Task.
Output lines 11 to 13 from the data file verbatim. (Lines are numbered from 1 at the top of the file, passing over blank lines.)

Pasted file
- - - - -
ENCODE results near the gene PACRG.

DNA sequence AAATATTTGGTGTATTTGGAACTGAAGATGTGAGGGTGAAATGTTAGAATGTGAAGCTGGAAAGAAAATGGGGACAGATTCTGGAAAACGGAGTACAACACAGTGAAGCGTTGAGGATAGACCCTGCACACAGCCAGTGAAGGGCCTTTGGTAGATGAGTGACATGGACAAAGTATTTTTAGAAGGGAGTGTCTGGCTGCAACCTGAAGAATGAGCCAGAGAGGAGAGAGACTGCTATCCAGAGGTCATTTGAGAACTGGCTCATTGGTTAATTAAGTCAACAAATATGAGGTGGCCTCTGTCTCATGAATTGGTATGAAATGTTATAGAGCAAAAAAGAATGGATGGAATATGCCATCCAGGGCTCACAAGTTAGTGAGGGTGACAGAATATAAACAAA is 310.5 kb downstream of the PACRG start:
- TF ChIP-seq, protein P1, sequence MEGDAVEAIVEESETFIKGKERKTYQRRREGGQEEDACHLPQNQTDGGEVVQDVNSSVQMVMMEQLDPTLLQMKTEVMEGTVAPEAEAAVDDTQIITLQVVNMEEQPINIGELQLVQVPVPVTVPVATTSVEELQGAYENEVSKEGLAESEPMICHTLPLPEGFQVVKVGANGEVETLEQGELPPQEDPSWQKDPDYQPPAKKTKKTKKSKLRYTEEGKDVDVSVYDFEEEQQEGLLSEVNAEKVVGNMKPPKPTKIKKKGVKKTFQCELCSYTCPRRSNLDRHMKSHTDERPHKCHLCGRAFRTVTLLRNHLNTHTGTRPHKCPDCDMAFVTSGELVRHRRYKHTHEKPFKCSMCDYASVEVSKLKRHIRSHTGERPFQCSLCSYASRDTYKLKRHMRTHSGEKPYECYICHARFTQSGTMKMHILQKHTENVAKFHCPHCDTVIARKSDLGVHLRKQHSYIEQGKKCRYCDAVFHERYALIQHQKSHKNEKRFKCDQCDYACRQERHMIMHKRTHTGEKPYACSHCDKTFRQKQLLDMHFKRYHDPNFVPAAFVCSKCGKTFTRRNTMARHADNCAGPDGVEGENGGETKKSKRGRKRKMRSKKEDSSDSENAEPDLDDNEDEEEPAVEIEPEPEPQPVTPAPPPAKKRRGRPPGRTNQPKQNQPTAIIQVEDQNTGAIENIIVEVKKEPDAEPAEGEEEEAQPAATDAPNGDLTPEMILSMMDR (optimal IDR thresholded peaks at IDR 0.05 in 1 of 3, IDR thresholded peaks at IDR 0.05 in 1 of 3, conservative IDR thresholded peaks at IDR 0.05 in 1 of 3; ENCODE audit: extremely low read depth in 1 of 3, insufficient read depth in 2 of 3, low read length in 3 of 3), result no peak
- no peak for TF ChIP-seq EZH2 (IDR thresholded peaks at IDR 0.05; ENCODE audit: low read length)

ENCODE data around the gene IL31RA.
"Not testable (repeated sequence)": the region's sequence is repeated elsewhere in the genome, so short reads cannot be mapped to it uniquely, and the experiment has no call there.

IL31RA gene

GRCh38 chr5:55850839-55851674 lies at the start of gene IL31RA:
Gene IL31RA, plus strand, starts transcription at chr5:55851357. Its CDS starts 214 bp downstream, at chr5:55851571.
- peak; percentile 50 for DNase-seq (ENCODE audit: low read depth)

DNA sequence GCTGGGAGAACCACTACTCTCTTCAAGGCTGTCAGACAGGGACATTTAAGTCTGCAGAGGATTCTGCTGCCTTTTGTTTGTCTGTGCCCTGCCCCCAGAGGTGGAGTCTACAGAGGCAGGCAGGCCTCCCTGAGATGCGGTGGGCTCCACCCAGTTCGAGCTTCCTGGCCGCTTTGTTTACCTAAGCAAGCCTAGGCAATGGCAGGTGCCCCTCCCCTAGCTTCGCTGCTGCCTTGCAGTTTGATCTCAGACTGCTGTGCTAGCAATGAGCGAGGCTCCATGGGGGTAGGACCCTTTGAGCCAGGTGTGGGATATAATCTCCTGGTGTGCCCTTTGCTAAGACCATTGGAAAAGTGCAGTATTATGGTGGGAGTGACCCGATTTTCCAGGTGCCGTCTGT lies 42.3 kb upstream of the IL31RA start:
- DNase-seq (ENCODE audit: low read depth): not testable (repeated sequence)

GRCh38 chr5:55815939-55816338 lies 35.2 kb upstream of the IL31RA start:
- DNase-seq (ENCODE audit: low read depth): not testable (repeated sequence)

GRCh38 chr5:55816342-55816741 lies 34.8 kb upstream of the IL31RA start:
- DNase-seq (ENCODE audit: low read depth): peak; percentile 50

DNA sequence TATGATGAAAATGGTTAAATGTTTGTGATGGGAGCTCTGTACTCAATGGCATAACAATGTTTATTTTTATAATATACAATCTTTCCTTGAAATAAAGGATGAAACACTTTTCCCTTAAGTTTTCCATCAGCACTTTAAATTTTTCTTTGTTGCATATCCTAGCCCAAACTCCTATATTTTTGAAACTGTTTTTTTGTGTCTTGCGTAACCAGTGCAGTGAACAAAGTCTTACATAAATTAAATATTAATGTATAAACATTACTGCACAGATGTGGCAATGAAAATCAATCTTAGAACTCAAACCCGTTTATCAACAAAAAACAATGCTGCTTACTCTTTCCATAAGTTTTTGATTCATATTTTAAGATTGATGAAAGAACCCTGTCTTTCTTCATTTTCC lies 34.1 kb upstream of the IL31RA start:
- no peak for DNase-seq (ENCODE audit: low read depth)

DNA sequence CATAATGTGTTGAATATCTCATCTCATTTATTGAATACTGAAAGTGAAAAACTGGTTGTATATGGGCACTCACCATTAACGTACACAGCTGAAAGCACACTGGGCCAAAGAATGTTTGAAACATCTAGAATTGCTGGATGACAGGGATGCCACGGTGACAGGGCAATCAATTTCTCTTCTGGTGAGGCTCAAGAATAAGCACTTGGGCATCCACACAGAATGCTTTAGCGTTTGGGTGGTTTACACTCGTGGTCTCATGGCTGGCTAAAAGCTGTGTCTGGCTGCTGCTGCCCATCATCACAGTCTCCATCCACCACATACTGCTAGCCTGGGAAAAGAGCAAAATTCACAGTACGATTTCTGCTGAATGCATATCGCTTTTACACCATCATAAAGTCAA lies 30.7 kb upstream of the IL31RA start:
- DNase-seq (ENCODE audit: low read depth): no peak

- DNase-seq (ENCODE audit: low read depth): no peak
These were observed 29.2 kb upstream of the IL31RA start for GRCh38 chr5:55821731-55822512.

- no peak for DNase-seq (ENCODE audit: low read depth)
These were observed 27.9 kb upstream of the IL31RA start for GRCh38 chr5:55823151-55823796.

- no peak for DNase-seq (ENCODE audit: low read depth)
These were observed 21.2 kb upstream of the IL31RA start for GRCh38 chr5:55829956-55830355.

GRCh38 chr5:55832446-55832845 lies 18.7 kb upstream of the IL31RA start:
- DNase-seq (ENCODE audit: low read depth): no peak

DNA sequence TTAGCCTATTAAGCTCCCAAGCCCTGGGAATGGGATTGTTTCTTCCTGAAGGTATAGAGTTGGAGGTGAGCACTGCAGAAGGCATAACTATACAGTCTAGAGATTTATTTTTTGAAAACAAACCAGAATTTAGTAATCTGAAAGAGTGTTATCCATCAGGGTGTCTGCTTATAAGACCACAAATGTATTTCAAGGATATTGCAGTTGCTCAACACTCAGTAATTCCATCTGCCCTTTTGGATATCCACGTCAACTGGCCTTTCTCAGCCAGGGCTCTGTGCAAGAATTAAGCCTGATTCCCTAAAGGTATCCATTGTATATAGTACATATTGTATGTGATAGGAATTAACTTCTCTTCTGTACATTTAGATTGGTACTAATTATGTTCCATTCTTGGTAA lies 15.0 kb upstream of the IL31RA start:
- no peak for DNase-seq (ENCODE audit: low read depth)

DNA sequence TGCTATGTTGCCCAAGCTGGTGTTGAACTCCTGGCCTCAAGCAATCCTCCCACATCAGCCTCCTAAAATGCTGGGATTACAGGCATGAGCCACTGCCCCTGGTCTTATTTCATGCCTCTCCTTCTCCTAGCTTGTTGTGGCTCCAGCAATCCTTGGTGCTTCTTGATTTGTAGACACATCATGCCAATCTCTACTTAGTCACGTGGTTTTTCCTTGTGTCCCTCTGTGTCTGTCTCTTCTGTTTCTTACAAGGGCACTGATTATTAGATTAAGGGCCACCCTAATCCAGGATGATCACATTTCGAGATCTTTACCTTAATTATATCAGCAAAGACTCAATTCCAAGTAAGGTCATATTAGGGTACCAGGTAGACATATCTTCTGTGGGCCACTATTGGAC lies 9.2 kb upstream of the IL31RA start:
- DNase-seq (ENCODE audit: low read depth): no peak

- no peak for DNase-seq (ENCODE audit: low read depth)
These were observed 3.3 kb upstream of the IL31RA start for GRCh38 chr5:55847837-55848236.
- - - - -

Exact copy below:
DNA sequence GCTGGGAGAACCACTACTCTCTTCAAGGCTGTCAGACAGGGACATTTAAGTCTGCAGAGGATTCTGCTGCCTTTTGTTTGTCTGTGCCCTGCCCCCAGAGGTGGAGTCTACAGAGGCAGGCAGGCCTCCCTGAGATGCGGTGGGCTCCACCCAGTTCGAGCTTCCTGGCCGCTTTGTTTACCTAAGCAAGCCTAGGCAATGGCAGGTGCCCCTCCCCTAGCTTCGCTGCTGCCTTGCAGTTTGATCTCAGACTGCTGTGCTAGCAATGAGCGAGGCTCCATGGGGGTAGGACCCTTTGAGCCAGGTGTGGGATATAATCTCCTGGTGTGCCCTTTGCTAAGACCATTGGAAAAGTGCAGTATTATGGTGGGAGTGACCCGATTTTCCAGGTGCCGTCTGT lies 42.3 kb upstream of the IL31RA start:
- DNase-seq (ENCODE audit: low read depth): not testable (repeated sequence)

GRCh38 chr5:55815939-55816338 lies 35.2 kb upstream of the IL31RA start: